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Eric Bieniemy, Byron Leftwich among those to attend NFL's first accelerator program

Eric Bieniemy, Byron Leftwich among those to attend NFL's first accelerator program
Each NFL club nominated at least one candidate to attend the two-day program, which is scheduled to take place Monday and Tuesday at the NFL spring meetings. File Photo by Jon SooHoo/UPI | License Photo

May 19 (UPI) -- More than 60 minority head coach and general manager candidates, including Kansas City Chiefs offensive coordinator Eric Bieniemy and offensive coordinator Byron Leftwich of the Tampa Bay Buccaneers, are slated to attend the inaugural Coach and Front Office Accelerator program next week in Atlanta.

Each NFL club nominated at least one candidate to attend the two-day program, which is scheduled to take place Monday and Tuesday at the NFL spring meetings.

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There also will be two women who will attend the event: the Denver Broncos' Kelly Kleine, the executive director of football operations/special adviser to the general manager, and Jacqueline Davidson, the Jacksonville Jaguars' director of football research.

The program will provide senior women and minority coach and GM prospects with leadership development sessions with football operations experts and facilitators, as well as time spent interacting directly with team owners.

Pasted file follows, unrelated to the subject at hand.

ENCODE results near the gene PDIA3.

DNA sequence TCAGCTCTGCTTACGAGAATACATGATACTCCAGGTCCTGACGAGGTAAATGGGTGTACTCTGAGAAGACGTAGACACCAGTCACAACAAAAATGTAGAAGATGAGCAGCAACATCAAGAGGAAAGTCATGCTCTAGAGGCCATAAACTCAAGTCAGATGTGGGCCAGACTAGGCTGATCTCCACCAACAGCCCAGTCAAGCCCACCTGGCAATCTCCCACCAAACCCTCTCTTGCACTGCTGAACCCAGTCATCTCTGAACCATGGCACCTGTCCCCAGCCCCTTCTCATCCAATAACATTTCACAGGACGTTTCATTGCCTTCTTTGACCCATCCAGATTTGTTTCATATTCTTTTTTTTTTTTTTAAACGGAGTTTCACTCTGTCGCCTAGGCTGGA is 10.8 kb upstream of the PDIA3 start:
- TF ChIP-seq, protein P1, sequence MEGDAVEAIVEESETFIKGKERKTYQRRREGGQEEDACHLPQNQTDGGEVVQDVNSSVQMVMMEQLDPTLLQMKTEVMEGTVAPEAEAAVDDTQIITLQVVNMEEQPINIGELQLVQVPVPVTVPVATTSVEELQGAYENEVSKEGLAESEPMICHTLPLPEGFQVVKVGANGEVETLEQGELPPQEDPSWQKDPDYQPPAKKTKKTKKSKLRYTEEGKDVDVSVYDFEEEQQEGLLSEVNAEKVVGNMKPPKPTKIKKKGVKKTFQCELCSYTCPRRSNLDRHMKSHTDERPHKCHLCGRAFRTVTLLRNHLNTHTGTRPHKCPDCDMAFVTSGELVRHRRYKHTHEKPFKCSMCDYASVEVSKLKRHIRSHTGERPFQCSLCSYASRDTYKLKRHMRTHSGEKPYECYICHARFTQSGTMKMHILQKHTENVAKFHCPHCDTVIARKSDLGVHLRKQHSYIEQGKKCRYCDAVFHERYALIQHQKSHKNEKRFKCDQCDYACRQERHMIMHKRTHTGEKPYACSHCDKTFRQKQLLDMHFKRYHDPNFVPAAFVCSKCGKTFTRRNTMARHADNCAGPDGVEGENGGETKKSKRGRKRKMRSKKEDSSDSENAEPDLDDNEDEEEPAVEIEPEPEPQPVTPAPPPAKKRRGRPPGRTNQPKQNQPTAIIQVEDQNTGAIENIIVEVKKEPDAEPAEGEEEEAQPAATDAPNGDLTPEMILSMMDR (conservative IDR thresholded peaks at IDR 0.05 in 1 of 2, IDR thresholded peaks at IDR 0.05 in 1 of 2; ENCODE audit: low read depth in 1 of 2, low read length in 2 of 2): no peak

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The NFL said the program's purpose is to construct a diverse hiring pipeline for future head coach and front office positions throughout the league.

"The NFL is committed to diversity and inclusion, and this program is the latest in a series of steps designed to improve our hiring practices and create opportunities for advancement," NFL Commissioner Roger Goodell said in a statement Thursday.

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"The program helps ensure that clubs receive exposure to high-performing, up-and-coming NFL talent and candidates get a chance to learn the business on a working level from team owners and executives."

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To avoid tampering violations, guidelines will be in place for the networking sessions -- with no job interviewing or hiring allowed.

The NFL's latest move to address inequity in its hiring practices for head coach and general manager positions comes amid a lawsuit filed by current Pittsburgh Steelers assistant coach Brian Flores.

In February, Flores sued the NFL and three teams, including the Miami Dolphins, for alleged discrimination during his interview processes and his firing in Miami. Two other coaches, Steve Wilks and Ray Horton, have since added their names to the lawsuit.

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